Raw speed had always been paramount to American racing—Indy, stock car, or drag, all of which were capable of average speeds of more than 130 mph when Sebring was started. “You see,” the great British driver Stirling Moss noted in 1963, “we have an entirely different concept of speed in Europe. It’s relative. You arrive at a 60-mph corner, for example, and try going around it at 61. Then you’ll know what speed is.”

Sebring offered that kind of speed. “Twelve hours of braking, turning, and accelerating,” according to the driver John Fitch. It was indeed an international proposition; in the 1957 running, for example, nineteen makes were represented: AC, Austin-Healey, Cooper, Jaguar, Lotus, MG, Morgan, and Triumph from Britain; Alfa Romeo, Ferrari, Maserati (the eventual winner), OSCA, and Stanguelli from Italy; Mercedes-Benz and Porsche from Germany; D.B. and Renault from France; and Arnolt-Bristol and Corvette from America.

The success of Sebring’s Twelve Hours, and similar races, helped garner America’s first Formula One Grand Prix event, held at the course in 1959. Grand Prix racing is Europe’s most rarefied competition, and it has generally been limited to one race per country. The U.S. Grand Prix was a fixture in Watkins Glen, New York, for many years, but it has met with problems in a series of other venues, and no running is planned for 1992.


Stock-car racing has grown into the most popular form of racing in America, in a circuit of races sponsored by the National Association for Stock Car Auto Racing (NASCAR). Although there isn’t much that is actually “stock” in a modern stock car, all the entries are nominally based upon GM, Chrysler, or Ford cars. Foreign makes are banned from NASCAR races.

America has more automobile races than any of the world’s other countries or even most of them combined, at over nine hundred tracks and courses and in many dozens of variations on sports-car, stock-car, and championship racing. But the single most important event is the Indianapolis 500.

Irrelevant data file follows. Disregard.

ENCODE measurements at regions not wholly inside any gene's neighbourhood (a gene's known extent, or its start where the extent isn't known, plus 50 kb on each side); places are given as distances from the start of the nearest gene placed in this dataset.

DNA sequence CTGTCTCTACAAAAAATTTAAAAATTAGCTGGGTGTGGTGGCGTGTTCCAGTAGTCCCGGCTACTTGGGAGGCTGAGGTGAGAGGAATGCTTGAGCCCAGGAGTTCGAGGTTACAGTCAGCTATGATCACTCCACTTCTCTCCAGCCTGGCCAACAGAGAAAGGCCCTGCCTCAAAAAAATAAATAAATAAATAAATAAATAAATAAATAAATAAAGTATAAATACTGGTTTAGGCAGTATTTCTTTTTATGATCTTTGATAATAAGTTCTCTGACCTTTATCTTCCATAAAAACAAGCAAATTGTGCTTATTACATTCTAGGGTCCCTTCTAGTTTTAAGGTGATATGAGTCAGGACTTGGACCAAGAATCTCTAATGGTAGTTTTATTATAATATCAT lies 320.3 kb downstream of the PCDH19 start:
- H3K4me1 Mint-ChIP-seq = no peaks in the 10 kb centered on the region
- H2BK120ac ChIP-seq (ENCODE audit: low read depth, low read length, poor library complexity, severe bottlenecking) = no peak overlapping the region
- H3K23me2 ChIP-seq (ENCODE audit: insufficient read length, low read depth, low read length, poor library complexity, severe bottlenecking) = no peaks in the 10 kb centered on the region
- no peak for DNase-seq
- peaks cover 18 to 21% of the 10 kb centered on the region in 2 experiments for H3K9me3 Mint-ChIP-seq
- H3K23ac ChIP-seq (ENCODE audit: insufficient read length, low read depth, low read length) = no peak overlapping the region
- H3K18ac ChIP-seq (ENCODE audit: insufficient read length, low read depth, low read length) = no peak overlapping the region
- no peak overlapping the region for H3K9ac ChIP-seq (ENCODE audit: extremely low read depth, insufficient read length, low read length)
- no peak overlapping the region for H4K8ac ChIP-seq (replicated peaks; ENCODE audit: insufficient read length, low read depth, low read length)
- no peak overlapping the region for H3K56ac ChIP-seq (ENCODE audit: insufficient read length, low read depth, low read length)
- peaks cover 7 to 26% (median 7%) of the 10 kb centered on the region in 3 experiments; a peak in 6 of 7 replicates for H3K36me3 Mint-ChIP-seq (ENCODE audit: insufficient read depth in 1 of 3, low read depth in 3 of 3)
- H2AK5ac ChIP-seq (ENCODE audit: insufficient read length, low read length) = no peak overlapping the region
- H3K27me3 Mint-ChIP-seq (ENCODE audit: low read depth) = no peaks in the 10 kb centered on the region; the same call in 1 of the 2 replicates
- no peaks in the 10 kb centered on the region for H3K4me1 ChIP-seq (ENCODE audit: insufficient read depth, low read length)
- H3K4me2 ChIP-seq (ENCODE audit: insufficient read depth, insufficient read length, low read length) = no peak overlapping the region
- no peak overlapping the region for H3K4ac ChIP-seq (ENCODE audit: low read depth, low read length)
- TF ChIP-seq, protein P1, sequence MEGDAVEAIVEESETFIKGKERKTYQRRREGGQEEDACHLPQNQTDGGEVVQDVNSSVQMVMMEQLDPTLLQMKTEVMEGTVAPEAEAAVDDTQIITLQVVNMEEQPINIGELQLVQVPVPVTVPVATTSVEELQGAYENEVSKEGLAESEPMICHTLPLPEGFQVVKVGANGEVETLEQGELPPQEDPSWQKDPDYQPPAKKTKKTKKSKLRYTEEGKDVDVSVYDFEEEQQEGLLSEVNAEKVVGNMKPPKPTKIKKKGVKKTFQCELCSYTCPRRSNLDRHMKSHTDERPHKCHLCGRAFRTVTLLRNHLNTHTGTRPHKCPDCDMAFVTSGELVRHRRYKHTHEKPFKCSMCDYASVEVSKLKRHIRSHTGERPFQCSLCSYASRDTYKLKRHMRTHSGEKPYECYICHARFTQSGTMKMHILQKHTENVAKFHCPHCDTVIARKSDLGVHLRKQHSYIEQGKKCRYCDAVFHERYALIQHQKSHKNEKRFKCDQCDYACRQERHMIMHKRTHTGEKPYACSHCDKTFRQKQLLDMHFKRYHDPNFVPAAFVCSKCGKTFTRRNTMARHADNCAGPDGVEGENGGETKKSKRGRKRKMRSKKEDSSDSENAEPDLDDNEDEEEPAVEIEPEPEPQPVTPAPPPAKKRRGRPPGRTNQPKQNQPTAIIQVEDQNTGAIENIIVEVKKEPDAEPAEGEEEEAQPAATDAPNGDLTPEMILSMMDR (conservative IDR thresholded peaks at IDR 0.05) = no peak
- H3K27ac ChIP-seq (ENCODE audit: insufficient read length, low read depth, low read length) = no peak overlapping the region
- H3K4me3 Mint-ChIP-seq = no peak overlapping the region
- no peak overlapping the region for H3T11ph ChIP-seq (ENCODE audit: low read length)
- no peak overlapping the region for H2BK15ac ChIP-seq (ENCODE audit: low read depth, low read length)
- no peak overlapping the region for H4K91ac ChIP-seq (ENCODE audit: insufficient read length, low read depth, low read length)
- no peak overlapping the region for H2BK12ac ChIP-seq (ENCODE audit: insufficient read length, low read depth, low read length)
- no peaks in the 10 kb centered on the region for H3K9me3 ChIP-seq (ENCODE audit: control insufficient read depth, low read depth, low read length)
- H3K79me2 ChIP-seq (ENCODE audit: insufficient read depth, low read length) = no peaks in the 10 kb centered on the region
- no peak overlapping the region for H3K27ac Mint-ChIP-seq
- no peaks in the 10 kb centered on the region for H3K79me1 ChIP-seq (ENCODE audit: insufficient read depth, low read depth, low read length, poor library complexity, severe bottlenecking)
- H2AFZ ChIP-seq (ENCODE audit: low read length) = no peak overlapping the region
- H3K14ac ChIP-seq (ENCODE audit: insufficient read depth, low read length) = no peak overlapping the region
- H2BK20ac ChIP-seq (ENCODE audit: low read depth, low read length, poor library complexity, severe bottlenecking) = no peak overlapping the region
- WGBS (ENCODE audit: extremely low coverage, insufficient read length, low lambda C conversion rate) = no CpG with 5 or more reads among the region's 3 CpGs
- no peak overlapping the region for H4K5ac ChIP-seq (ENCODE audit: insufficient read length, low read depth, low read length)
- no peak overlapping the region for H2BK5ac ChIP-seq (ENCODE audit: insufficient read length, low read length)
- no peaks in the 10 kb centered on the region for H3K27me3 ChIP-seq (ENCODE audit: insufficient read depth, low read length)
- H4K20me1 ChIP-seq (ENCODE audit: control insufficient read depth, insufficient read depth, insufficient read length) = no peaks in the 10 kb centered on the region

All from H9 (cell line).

As many as 400,000 people see it live at the Speedway; at least, that many are present on a race day. For thousands in the infield it is more of a happening than a race, but about 238,000 serious race patrons buy seats in grandstands lining the track, and somewhere beyond, 30 million watch the 500 on television. What they see is a field of artful race cars, to be judged by the miles, and pit crews like corps de ballet, judged by seconds on a ticking clock. The drivers are judged by each other, in strategy, in timing, or in fleet confrontations at the corners.

A. J. Foyt, the first driver to win the 500 four times, suffered a terrible crash in a race in Wisconsin in September 1990. The impact not only shattered his legs but pressed him into the ground; an orthopedic surgeon had to come to the scene to scoop the dirt away, handful by handful. Nonetheless, eight months later Foyt was able to squeeze into an Indy car and start the 500 for the thirty-fourth straight year. It was supposed to be his last race, but afterward he reneged and said that he might be back this year.

After Foyt’s first victory in 1961, his reputation seemed to be sealed, and his family urged him to retire. “Who retires?” the twenty-six-year-old said at the time, in a perfect prophecy of his feelings as a fifty-six-year-old. “Once you’re in it, it’s a way of life. And you go against a lot to stay with it.” Once a year at Indianapolis come three hours that mean that much: 33 DAREDEVIL DRIVERS IN THRILLING SPEED DUELS—THE FIELD VS. LIFE—WHICH WILL WIN?